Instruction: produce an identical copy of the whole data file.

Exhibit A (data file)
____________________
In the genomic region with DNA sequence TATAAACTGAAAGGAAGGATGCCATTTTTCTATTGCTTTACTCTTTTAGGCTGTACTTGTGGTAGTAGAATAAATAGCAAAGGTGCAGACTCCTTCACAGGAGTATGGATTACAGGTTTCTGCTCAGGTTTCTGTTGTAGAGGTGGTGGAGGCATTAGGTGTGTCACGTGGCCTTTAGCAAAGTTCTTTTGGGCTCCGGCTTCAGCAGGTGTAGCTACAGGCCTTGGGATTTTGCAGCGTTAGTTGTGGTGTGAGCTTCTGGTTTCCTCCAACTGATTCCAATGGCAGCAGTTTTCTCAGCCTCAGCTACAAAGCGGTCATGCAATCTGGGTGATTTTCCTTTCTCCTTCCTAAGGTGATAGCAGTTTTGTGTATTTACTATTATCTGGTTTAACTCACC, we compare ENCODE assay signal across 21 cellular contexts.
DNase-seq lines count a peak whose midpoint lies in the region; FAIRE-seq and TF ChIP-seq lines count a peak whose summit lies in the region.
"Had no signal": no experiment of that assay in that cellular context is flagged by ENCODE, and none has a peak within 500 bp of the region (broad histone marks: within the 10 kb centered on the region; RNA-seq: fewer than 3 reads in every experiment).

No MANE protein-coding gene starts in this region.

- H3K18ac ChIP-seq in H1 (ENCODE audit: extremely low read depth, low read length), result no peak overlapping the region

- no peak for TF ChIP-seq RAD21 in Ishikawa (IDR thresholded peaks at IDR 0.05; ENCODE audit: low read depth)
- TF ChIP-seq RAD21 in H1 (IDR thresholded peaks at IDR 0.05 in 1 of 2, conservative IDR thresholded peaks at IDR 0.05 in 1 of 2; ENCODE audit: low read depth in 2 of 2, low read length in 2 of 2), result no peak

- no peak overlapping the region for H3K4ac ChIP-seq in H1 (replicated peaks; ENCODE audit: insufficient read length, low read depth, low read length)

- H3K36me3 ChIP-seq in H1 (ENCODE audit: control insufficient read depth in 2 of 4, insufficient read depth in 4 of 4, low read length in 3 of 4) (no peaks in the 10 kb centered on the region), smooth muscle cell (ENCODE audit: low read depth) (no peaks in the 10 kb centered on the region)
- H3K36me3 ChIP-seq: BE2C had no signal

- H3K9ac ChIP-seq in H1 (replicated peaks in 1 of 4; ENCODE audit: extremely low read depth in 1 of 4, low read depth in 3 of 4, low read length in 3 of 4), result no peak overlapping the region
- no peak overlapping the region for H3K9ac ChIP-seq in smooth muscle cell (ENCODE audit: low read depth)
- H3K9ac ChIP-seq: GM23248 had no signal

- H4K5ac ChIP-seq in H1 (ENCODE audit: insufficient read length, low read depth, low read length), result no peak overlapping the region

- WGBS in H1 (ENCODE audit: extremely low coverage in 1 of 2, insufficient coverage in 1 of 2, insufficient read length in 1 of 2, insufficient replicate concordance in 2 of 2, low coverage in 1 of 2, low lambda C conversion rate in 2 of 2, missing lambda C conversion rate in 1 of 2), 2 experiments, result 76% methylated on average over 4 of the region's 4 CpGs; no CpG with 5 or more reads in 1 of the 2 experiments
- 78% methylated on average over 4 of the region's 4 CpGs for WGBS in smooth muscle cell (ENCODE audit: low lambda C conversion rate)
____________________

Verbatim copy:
In the genomic region with DNA sequence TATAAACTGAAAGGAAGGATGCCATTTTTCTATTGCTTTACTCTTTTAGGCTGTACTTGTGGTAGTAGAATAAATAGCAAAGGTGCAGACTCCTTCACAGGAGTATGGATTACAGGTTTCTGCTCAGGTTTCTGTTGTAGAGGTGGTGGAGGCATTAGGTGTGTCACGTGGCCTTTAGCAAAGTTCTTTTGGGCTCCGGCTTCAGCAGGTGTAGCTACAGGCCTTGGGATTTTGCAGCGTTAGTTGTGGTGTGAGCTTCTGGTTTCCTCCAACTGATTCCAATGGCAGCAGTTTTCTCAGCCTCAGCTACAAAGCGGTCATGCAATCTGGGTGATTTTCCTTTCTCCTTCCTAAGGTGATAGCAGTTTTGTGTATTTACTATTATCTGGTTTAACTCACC, we compare ENCODE assay signal across 21 cellular contexts.
DNase-seq lines count a peak whose midpoint lies in the region; FAIRE-seq and TF ChIP-seq lines count a peak whose summit lies in the region.
"Had no signal": no experiment of that assay in that cellular context is flagged by ENCODE, and none has a peak within 500 bp of the region (broad histone marks: within the 10 kb centered on the region; RNA-seq: fewer than 3 reads in every experiment).

No MANE protein-coding gene starts in this region.

- H3K18ac ChIP-seq in H1 (ENCODE audit: extremely low read depth, low read length), result no peak overlapping the region

- no peak for TF ChIP-seq RAD21 in Ishikawa (IDR thresholded peaks at IDR 0.05; ENCODE audit: low read depth)
- TF ChIP-seq RAD21 in H1 (IDR thresholded peaks at IDR 0.05 in 1 of 2, conservative IDR thresholded peaks at IDR 0.05 in 1 of 2; ENCODE audit: low read depth in 2 of 2, low read length in 2 of 2), result no peak

- no peak overlapping the region for H3K4ac ChIP-seq in H1 (replicated peaks; ENCODE audit: insufficient read length, low read depth, low read length)

- H3K36me3 ChIP-seq in H1 (ENCODE audit: control insufficient read depth in 2 of 4, insufficient read depth in 4 of 4, low read length in 3 of 4) (no peaks in the 10 kb centered on the region), smooth muscle cell (ENCODE audit: low read depth) (no peaks in the 10 kb centered on the region)
- H3K36me3 ChIP-seq: BE2C had no signal

- H3K9ac ChIP-seq in H1 (replicated peaks in 1 of 4; ENCODE audit: extremely low read depth in 1 of 4, low read depth in 3 of 4, low read length in 3 of 4), result no peak overlapping the region
- no peak overlapping the region for H3K9ac ChIP-seq in smooth muscle cell (ENCODE audit: low read depth)
- H3K9ac ChIP-seq: GM23248 had no signal

- H4K5ac ChIP-seq in H1 (ENCODE audit: insufficient read length, low read depth, low read length), result no peak overlapping the region

- WGBS in H1 (ENCODE audit: extremely low coverage in 1 of 2, insufficient coverage in 1 of 2, insufficient read length in 1 of 2, insufficient replicate concordance in 2 of 2, low coverage in 1 of 2, low lambda C conversion rate in 2 of 2, missing lambda C conversion rate in 1 of 2), 2 experiments, result 76% methylated on average over 4 of the region's 4 CpGs; no CpG with 5 or more reads in 1 of the 2 experiments
- 78% methylated on average over 4 of the region's 4 CpGs for WGBS in smooth muscle cell (ENCODE audit: low lambda C conversion rate)